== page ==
The force is the largest in America, with a starved and ineffectual Internal Affairs department, which has been powerless to check the Border Patrol's slide into collusion with drug-runners, shootings of protesters, and extreme violence in border areas.
An independent report commissioned by the DHS found that CPB has the highest per-capita record of officers being arrested for corruption, and concluded that its officer have a culture that includes the use of deadly force against unarmed people who present no threat. For example, the LA Times has reported on incidents in which CPB officers fired on protesters throwing rocks over the US/Mexico border fence, rather than simply backing out of range; and on incidents in which CBP officers deliberately stepped into the paths of cars in order to justify shooting at their drivers.
The report recommends that officers cease the widespread, illegal practice of taking off their nametags and badge-number patches, which is sensible enough, but the fact that they have to be told to stop doing this is indicative of the force's culture of unaccountability and corruption.
Even if the Internal Affairs department is beefed up, the report holds out little hope of getting rid of endemic corruption among the force's 44,000 armed officers, because the agency is so riddled with crooked officers.
The Border Patrol officers' union objects to the addition of more Internal Affairs officers.
The scathing assessment by the Homeland Security Advisory Council, an independent group that reports to Johnson, also is the latest to slam the Border Patrol for lack of accountability for hundreds of shootings by agents.
It calls for new rules to bar Border Patrol agents from shooting people who are unarmed or who don't present a deadly threat. It also urges officials to revise policies to emphasize that the "overarching responsibility is to preserve human life" and to specifically restrict agents from shooting at moving vehicles and people throwing rocks or other objects.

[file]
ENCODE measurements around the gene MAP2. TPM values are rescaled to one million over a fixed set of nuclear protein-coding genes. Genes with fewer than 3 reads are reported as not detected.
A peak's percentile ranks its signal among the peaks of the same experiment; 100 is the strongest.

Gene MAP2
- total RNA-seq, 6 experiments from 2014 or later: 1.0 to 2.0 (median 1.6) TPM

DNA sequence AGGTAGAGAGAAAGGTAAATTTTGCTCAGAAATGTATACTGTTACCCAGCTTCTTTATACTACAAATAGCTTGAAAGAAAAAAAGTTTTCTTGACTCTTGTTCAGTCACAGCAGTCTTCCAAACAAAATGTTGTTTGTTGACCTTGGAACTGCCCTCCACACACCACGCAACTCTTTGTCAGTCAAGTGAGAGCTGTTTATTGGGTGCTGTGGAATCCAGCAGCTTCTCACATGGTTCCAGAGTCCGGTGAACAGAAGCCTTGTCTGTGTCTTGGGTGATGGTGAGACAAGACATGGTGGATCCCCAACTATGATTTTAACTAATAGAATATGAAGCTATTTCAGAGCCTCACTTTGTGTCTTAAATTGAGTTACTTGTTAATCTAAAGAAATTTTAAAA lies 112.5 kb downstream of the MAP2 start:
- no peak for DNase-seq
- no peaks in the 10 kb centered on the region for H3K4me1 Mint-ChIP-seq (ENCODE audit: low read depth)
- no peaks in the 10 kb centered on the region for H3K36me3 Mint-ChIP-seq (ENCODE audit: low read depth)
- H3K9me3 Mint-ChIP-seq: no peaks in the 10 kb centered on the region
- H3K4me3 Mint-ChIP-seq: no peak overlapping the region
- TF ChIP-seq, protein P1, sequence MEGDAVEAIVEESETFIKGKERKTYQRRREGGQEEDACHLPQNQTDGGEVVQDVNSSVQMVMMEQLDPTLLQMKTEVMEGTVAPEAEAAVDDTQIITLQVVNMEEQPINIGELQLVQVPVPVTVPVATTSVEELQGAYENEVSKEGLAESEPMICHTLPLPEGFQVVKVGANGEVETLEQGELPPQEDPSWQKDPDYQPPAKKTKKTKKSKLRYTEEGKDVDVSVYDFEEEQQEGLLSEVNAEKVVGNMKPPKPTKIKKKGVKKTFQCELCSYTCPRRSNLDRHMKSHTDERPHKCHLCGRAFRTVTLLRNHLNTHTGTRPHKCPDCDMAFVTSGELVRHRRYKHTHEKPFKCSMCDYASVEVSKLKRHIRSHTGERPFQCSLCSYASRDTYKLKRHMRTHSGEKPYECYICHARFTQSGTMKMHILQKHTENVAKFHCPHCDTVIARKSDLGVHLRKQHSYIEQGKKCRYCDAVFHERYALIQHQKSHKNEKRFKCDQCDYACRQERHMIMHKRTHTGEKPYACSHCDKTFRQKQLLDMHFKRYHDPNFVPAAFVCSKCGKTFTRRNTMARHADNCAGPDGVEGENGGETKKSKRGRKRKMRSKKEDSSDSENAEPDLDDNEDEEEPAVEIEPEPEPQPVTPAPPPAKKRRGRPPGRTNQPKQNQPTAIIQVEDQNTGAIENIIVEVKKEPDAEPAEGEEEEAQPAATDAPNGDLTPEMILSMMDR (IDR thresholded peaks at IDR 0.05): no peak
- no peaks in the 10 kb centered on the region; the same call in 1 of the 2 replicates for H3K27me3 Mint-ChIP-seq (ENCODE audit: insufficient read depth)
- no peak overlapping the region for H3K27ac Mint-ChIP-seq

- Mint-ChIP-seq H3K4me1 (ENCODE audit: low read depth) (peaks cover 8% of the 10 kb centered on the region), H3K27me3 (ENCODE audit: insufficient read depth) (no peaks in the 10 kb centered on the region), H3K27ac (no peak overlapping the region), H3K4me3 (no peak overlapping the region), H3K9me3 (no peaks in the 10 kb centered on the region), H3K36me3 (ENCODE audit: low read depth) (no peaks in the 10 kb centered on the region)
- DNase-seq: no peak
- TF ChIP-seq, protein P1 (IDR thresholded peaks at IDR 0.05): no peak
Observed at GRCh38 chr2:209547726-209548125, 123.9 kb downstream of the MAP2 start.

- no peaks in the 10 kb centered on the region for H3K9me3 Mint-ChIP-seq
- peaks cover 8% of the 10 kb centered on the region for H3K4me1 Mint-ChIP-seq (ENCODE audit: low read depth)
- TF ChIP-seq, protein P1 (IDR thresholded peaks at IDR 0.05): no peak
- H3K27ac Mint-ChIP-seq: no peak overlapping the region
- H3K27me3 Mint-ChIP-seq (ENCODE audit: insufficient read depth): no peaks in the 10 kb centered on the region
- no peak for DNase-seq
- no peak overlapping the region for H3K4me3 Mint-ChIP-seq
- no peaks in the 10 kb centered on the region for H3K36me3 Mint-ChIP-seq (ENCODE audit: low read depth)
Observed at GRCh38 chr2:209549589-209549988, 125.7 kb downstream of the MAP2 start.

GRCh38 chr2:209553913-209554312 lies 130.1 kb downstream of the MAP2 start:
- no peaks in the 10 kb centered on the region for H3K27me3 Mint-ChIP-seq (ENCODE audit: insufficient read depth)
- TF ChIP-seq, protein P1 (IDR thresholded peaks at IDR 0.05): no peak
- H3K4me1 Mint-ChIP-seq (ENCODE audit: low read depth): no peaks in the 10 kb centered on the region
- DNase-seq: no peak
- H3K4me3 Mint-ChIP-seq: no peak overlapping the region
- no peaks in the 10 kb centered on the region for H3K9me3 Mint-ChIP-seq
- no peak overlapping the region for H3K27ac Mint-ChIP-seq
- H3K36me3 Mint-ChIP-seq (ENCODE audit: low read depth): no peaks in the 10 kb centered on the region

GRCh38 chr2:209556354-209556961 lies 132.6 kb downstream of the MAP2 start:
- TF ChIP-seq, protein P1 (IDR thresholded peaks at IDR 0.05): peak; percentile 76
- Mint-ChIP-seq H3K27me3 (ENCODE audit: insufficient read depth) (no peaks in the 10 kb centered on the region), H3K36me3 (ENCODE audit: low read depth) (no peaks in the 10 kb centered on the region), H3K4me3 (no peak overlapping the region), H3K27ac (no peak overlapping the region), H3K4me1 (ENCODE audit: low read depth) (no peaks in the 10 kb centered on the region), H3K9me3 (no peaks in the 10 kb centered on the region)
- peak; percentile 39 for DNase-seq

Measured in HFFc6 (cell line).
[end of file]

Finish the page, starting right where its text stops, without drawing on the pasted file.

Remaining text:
The Los Angeles Times reported last year that some Border Patrol agents stepped in front of cars to justify shooting at drivers, and had opened fire on people throwing rocks from across the border in Mexico when agents could have moved out of harm's way.
In May, the Customs and Border Protection internal affairs office absolved dozens of Border Patrol agents of criminal misconduct in 64 shooting incidents between January 2010 and October 2012, including 19 that resulted in deaths. The Justice Department is still considering charges in three other cases.
Critics along the Southwest border and in Mexico long have argued that the Border Patrol operates with little transparency or accountability.
Indeed, one of the report's recommendations is that agents and officers "must wear visible name tags identifying their last name on all uniforms at all times," a practice that critics say is often ignored. A video posted online of a 21-year-old woman in New York state being Tased at a roadside checkpoint last month shows a Border Patrol supervisor wearing a green tactical vest with no visible name tag.
Border Patrol needs to crack down on internal corruption, report says [Brian Bennett/LA Times]
(via Super Punch)
(Image: U.S. Customs and Border Protection's Border Patrol Station in Wellton, Ariz.,,
U.S. Army Corps of Engineers, Public Domain)